Americans Badly Lack Knowledge of Civics

Here’s what I think is one of the most embarrassing things about the U.S. educational system at all levels, and a true educational crisis — the ridiculously low level of knowledge that Americans in general have about civics. This includes a working knowledge of American history, the government, international relations, and economics. This is all information that citizens need to make informed choices about who to vote for and what stand to take on elections.
Thus, as reported by USA Today, it’s no surprise that on a recent Civic Literacy test, Americans scored failing grades. The average score on this test was 49 percent. Perhaps even more depressing was this statistic: college educators scored only 55 percent!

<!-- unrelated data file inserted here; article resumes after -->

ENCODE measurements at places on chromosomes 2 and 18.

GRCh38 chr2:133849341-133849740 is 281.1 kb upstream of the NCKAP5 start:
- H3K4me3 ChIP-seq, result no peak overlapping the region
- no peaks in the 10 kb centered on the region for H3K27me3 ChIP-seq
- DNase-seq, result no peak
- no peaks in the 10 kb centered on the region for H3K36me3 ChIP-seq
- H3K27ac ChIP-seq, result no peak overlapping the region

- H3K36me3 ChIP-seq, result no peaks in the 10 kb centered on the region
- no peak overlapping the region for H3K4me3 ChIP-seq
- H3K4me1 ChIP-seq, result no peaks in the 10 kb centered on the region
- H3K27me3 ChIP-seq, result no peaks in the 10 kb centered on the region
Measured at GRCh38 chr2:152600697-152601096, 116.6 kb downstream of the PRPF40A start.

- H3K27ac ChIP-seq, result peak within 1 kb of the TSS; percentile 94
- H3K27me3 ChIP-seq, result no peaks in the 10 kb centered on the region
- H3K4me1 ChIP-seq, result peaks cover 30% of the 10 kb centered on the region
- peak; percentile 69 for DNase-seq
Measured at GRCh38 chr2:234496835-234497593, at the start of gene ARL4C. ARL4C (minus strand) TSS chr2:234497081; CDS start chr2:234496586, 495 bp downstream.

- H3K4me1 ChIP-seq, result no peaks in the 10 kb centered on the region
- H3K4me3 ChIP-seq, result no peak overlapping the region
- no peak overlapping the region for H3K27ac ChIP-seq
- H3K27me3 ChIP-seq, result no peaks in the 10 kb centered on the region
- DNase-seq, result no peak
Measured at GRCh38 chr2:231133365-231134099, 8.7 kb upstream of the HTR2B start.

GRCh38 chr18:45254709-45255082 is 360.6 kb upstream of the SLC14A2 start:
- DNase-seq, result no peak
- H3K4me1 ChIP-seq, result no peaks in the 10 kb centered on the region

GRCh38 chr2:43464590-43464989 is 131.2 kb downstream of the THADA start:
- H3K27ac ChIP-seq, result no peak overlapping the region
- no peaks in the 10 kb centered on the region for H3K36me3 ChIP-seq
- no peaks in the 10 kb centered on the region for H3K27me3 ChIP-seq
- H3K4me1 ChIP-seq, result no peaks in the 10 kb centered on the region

Why do we know so little about such important things? I think in part, our schools have not made it enough of a priority to make sure we’re informed. I took two high school American history classes — regular and AP — and both classes stopped at World War II because they ran out of time. I took it upon myself to take American History 1945 to Present in college, as I wanted to know what happened next! But if I hadn’t, I would know little about what happened in this country between about 1945 through around 1976, which is about the time I became aware of politics.
That’s a problem. How can we make important decisions as a nation if we don’t know our recent history?
So how much do you know about civics? Take the test! I scored 91 percent, or 30 out of 33 (but I had some help from my husband).